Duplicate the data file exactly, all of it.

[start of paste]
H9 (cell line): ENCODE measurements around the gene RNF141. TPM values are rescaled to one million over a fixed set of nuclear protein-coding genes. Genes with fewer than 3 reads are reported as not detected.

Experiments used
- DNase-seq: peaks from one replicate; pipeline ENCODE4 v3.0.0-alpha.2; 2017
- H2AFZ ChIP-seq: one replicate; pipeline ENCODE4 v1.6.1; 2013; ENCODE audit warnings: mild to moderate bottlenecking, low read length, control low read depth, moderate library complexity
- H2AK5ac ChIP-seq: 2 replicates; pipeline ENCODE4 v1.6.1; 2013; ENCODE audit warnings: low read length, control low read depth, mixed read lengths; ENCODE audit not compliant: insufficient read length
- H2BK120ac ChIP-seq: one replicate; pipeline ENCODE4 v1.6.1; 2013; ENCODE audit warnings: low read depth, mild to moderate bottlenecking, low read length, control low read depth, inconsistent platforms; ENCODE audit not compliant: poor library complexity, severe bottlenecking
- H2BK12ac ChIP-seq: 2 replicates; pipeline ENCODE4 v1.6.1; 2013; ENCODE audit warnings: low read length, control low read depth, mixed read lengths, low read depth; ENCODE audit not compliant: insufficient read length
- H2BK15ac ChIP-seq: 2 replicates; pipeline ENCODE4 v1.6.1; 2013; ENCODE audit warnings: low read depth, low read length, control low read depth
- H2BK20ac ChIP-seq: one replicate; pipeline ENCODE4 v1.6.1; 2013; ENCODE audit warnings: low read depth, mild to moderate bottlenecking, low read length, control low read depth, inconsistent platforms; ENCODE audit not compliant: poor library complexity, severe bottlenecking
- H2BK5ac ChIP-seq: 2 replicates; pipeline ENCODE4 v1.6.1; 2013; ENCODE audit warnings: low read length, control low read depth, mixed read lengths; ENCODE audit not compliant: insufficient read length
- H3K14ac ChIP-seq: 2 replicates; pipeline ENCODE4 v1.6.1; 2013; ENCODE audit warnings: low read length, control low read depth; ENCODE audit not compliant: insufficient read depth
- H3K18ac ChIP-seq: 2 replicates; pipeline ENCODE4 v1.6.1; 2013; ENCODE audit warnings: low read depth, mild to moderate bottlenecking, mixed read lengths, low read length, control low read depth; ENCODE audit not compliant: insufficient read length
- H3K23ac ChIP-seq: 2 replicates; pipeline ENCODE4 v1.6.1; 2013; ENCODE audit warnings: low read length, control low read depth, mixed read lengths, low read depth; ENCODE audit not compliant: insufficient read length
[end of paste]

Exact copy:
H9 (cell line): ENCODE measurements around the gene RNF141. TPM values are rescaled to one million over a fixed set of nuclear protein-coding genes. Genes with fewer than 3 reads are reported as not detected.

Experiments used
- DNase-seq: peaks from one replicate; pipeline ENCODE4 v3.0.0-alpha.2; 2017
- H2AFZ ChIP-seq: one replicate; pipeline ENCODE4 v1.6.1; 2013; ENCODE audit warnings: mild to moderate bottlenecking, low read length, control low read depth, moderate library complexity
- H2AK5ac ChIP-seq: 2 replicates; pipeline ENCODE4 v1.6.1; 2013; ENCODE audit warnings: low read length, control low read depth, mixed read lengths; ENCODE audit not compliant: insufficient read length
- H2BK120ac ChIP-seq: one replicate; pipeline ENCODE4 v1.6.1; 2013; ENCODE audit warnings: low read depth, mild to moderate bottlenecking, low read length, control low read depth, inconsistent platforms; ENCODE audit not compliant: poor library complexity, severe bottlenecking
- H2BK12ac ChIP-seq: 2 replicates; pipeline ENCODE4 v1.6.1; 2013; ENCODE audit warnings: low read length, control low read depth, mixed read lengths, low read depth; ENCODE audit not compliant: insufficient read length
- H2BK15ac ChIP-seq: 2 replicates; pipeline ENCODE4 v1.6.1; 2013; ENCODE audit warnings: low read depth, low read length, control low read depth
- H2BK20ac ChIP-seq: one replicate; pipeline ENCODE4 v1.6.1; 2013; ENCODE audit warnings: low read depth, mild to moderate bottlenecking, low read length, control low read depth, inconsistent platforms; ENCODE audit not compliant: poor library complexity, severe bottlenecking
- H2BK5ac ChIP-seq: 2 replicates; pipeline ENCODE4 v1.6.1; 2013; ENCODE audit warnings: low read length, control low read depth, mixed read lengths; ENCODE audit not compliant: insufficient read length
- H3K14ac ChIP-seq: 2 replicates; pipeline ENCODE4 v1.6.1; 2013; ENCODE audit warnings: low read length, control low read depth; ENCODE audit not compliant: insufficient read depth
- H3K18ac ChIP-seq: 2 replicates; pipeline ENCODE4 v1.6.1; 2013; ENCODE audit warnings: low read depth, mild to moderate bottlenecking, mixed read lengths, low read length, control low read depth; ENCODE audit not compliant: insufficient read length
- H3K23ac ChIP-seq: 2 replicates; pipeline ENCODE4 v1.6.1; 2013; ENCODE audit warnings: low read length, control low read depth, mixed read lengths, low read depth; ENCODE audit not compliant: insufficient read length